Opinion: Pooling and Sharing – the myth of the National Grid

How carbon capture would work in the North Sea.
Source: Scottish Centre for Carbon Storage
How carbon capture would work in the North Sea. Source: Scottish Centre for Carbon Storage
Opinion by Energy Voice

Charges are set on a geographical basis and everyone pays more in the Highlands and Islands.

Pooling and sharing was one of the prime bits of propaganda used to persuade Scots to vote against independence.

The concept being promoted was, of course, that by pooling our “resources” and “sharing” their benefits everyone across the entire United Kingdom would be better off and equality would prevail. In short, we all belong to one big happy family and will be treated equally regardless of where in the British Isles we actually reside.

This is, of course, fatuous nonsense. There is no room for egalitarianism in Westminster’s neoliberal economic world where the market is all. But sadly, an awful lot of people fell into the trap.

We know this because when it comes to things such as the generation and distribution of electricity we depend on the national grid which is managed by a privatised company called National Grid Plc.

It owns the English and Welsh networks whereas in Scotland the southern and central section is owned and maintained by SP Energy Networks, a subsidiary of the Spanish-owned Scottish Power, and the northern section is owned by SSE.

However, National Grid plc remains the System Operator for the whole UK Grid although the charges for using it are levied by another company called the National Grid Electricity Transmission plc (NGET) with costs being split between the generators and consumers.

Charges are set on a geographical basis and this is where the point of having a national grid and all that guff about pooling and sharing fades into corporate oblivion.

Why? Because at some point a delusional twerp or boardroom full of twerps decided it would be a clever idea if generators further away from the highest consumption areas pay more for the privilege of being connected to the grid and that consumers connected to the further reaches of the grid should also pay more. They probably decided this snug in their offices in central London.

In practice this has meant that because demand is higher in the south of the UK than in the north then generators in the north pay more for their connections than those who are – for example – close to London or the Dark Star as it’s now known in my household.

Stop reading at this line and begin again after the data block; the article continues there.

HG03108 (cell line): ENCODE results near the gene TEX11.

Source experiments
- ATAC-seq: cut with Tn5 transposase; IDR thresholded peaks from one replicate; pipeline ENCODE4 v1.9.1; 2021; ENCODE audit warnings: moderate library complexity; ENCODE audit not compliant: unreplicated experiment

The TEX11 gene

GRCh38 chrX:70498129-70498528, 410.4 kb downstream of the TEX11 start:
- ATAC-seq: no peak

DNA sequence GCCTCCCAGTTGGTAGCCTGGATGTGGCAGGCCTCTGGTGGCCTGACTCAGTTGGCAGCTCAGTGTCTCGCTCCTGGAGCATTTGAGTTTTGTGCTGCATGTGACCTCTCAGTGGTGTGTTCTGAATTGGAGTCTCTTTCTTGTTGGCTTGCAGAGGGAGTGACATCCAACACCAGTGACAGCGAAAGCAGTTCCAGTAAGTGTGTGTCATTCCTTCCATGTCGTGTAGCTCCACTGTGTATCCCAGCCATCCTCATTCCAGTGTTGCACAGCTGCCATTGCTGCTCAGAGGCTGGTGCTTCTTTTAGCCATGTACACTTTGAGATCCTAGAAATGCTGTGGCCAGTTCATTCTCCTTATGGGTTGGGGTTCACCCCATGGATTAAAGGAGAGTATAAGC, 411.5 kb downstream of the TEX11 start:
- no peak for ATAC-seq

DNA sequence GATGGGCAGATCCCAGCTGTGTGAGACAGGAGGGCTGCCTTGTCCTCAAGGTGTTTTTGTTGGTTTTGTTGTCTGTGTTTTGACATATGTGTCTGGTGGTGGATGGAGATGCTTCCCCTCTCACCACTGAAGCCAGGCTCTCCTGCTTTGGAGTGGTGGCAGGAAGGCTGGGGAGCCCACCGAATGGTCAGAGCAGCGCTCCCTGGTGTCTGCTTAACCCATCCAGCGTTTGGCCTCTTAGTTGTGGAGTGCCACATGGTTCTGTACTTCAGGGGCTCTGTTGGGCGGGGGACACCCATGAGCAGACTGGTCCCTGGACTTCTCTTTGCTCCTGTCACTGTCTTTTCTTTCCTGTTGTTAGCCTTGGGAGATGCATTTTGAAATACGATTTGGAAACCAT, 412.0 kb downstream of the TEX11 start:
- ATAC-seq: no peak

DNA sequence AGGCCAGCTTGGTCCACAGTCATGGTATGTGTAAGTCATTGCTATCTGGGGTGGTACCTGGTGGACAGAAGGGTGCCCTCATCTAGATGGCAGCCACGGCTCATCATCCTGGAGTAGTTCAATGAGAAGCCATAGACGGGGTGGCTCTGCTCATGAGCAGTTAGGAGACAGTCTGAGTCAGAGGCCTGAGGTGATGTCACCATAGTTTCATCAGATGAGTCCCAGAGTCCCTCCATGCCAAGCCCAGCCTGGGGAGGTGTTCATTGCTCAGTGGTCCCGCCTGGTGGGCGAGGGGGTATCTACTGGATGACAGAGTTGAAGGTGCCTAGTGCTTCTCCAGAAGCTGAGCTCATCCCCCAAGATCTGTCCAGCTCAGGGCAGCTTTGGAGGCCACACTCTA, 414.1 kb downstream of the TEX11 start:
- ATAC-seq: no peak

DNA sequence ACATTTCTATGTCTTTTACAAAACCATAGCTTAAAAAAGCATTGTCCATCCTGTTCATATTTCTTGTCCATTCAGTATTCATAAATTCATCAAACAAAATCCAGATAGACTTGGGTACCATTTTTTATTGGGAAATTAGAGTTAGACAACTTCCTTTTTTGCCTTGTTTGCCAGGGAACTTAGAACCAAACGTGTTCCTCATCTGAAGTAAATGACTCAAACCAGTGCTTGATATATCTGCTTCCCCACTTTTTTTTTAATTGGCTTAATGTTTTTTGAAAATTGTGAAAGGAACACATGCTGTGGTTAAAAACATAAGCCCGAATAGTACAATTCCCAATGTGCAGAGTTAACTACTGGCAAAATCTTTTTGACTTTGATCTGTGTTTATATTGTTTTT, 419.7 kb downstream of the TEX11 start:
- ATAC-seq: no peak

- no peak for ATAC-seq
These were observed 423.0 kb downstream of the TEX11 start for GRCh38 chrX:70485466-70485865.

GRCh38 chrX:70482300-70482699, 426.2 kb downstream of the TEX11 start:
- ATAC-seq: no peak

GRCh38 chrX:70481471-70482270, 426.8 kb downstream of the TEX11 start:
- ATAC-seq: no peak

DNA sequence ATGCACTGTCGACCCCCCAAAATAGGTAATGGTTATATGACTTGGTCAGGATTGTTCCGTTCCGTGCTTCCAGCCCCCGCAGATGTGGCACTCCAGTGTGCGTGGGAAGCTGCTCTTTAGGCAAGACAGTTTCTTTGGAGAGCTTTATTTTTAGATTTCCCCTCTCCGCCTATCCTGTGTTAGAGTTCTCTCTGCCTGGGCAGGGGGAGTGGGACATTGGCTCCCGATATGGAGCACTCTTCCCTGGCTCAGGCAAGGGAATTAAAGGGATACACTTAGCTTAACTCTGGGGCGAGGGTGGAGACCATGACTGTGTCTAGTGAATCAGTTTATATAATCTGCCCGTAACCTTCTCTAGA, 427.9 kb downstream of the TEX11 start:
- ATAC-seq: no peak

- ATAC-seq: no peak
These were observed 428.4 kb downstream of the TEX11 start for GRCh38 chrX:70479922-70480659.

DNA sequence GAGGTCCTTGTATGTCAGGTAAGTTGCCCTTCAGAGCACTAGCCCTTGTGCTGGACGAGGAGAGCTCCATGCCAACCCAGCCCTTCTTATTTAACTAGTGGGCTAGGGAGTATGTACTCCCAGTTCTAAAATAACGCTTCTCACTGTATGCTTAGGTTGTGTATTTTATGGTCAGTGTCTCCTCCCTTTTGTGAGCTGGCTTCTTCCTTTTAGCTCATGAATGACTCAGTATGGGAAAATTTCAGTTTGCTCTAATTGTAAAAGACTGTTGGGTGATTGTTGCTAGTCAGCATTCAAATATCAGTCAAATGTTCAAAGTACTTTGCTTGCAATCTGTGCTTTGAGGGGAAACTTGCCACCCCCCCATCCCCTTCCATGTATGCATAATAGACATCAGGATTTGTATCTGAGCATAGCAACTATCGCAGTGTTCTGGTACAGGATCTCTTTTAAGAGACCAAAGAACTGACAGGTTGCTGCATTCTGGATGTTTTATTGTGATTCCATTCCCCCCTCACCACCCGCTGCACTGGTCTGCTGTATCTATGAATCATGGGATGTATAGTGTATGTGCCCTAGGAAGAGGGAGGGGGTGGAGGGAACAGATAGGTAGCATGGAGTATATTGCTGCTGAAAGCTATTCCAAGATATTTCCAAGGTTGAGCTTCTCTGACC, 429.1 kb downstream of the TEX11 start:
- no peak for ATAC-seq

In fact, generators close to London actually receive a fee for maintaining their grid connection whereas Scotland’s Longannet power station has to cough up £40million! I think that’s the reverse of “lovebombing”!

As was mentioned in the media recently, in 2009, generators in the south of England were being subsidised by about £7 per kilowatt hour while those in the Highlands were paying around £22/kW for their grid connection.

The same applies, of course, to clean energy projects such as wind and tidal generation. Those in the south will get a better deal than those in Scotland even though Scotland happens to have more of those resources.

In fact, those proposing renewable energy projects for the west coast islands of Scotland were told that it would cost them £96 per kilowatt hour to get connected to the grid although such an offer was pretty irrelevant given the lack of an interconnector to the mainland and no plans to install one.

As far as consumers are concerned then the situation is equally ludicrous. In Scotland’s Highlands and Islands consumers pay 2p a unit more than consumers elsewhere in Scotland. That’s getting on for 10%.

The main flaw in the system of charging was the decision to set up 14 different regions across the grid all of which have different price regimes but this is not, of course, how the grid was actually intended to work.

If you think about it logically the prime objective of building a national grid should be to ensure that electricity could be made available to everybody and resources such as hydro or wind generation in Scotland could be of benefit to the entire nation and that charges – wherever you live – should be the same.

Sadly though that doesn’t conform to the peculiar version of capitalism we now operate in this ever increasingly unequal “nation”.

All that said, some progress is being made. After efforts by the Scottish Government both at home and within the EU in 2010 the regulator Ofgem finally decided to set up a review on “electricity transmission charging and associated connection arrangements”.

That report was issued earlier this year and although Ofgem has said it will now take into account all the various types of generation, it says this will only reduce but not eliminate the “locational” price disadvantages suffered by projects in the Highlands and Islands and elsewhere on the periphery of the grid and in any event no changes will be brought in until 2016.

Don’t anyone ever try to tell me again that Ofgem is on our side.

As to consumer charges then this issue is being looked at by the relatively newly created Competition and Markets Authority, although it is not clear when its report will be published or whether said body is likely to recommend any changes to the charging regime.

However, any organisation that takes more than 30 seconds to decide it should demand differences in charges dependent on where you live should be scrapped doesn’t fill me with confidence that this is what the CMA actually intends to do.

To my mind location pricing for both generation and consumption should tell us an awful lot about how the UK has changed and not for the better.

It’s bad enough that an asset like our national grid is in private hands but it is really quite atrocious that government isn’t making sure that we all benefit equally from it. It is after all a monopoly. The grid has no competition despite competition being this and every government’s mantra since the 80s.